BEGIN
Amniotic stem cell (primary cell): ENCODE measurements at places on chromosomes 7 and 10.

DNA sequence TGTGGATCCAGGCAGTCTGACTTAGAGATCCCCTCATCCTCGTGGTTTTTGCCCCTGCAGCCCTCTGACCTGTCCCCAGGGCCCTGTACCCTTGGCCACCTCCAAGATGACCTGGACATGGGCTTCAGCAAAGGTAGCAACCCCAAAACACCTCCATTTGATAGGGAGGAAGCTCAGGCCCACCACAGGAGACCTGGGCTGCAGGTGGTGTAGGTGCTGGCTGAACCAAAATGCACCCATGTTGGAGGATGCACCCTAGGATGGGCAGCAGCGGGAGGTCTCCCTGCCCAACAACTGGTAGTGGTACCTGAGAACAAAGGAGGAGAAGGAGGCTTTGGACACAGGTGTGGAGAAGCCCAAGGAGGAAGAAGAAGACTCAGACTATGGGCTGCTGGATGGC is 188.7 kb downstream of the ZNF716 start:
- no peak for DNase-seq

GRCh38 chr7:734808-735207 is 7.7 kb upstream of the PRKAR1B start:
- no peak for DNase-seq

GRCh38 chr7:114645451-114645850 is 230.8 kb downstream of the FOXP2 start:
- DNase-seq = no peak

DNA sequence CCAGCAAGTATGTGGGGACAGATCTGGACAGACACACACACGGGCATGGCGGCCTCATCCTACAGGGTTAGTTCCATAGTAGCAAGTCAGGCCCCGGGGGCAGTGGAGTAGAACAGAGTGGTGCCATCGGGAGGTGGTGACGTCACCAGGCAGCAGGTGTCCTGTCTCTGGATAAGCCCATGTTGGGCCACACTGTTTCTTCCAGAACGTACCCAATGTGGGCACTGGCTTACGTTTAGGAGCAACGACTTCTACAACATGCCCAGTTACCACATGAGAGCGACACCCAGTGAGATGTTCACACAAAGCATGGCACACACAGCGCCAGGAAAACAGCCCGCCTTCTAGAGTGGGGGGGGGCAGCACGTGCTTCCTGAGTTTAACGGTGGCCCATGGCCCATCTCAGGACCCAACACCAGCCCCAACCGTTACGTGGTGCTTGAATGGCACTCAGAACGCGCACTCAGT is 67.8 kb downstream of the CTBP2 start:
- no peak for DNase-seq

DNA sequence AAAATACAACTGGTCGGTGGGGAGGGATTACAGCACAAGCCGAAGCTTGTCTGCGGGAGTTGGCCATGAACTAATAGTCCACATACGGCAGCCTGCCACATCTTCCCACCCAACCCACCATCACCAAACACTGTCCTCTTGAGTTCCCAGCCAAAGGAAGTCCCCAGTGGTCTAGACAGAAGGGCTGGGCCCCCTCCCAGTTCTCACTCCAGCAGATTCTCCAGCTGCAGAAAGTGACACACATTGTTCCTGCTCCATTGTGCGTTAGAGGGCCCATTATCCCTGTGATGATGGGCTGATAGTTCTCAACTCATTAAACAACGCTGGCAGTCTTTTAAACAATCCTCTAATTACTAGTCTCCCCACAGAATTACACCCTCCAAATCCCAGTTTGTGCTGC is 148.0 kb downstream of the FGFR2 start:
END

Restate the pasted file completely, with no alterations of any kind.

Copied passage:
Amniotic stem cell (primary cell): ENCODE measurements at places on chromosomes 7 and 10.

DNA sequence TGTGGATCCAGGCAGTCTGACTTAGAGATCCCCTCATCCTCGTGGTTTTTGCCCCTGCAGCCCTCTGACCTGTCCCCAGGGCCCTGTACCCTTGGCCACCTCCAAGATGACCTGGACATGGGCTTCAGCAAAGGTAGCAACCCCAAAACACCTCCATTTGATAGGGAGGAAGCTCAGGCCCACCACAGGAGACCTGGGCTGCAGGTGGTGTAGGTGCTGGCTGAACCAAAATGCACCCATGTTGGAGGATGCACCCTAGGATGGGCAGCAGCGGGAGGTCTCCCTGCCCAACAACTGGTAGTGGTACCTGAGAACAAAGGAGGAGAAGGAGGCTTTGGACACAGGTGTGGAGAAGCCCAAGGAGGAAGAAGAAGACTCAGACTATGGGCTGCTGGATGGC is 188.7 kb downstream of the ZNF716 start:
- no peak for DNase-seq

GRCh38 chr7:734808-735207 is 7.7 kb upstream of the PRKAR1B start:
- no peak for DNase-seq

GRCh38 chr7:114645451-114645850 is 230.8 kb downstream of the FOXP2 start:
- DNase-seq = no peak

DNA sequence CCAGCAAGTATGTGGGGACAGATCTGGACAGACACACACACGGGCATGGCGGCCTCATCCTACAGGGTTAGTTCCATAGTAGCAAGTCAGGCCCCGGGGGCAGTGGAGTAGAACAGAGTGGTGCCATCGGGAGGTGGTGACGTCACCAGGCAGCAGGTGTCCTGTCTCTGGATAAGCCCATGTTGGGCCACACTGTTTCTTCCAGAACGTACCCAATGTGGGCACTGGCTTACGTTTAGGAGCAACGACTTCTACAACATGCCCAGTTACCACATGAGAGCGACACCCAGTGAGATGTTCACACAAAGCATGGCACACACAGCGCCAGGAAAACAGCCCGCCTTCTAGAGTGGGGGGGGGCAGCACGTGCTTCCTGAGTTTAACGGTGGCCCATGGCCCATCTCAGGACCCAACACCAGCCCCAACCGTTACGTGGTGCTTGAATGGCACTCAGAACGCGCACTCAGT is 67.8 kb downstream of the CTBP2 start:
- no peak for DNase-seq

DNA sequence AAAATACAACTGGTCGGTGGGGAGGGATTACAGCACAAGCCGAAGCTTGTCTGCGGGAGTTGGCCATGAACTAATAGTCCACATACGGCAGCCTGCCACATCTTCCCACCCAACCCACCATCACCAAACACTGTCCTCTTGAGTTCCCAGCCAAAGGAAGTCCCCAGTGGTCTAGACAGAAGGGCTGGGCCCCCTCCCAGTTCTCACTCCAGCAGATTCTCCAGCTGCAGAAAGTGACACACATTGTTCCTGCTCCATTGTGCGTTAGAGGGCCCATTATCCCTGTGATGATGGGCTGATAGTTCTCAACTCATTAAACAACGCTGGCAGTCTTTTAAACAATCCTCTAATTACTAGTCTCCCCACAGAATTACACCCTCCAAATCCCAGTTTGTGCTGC is 148.0 kb downstream of the FGFR2 start: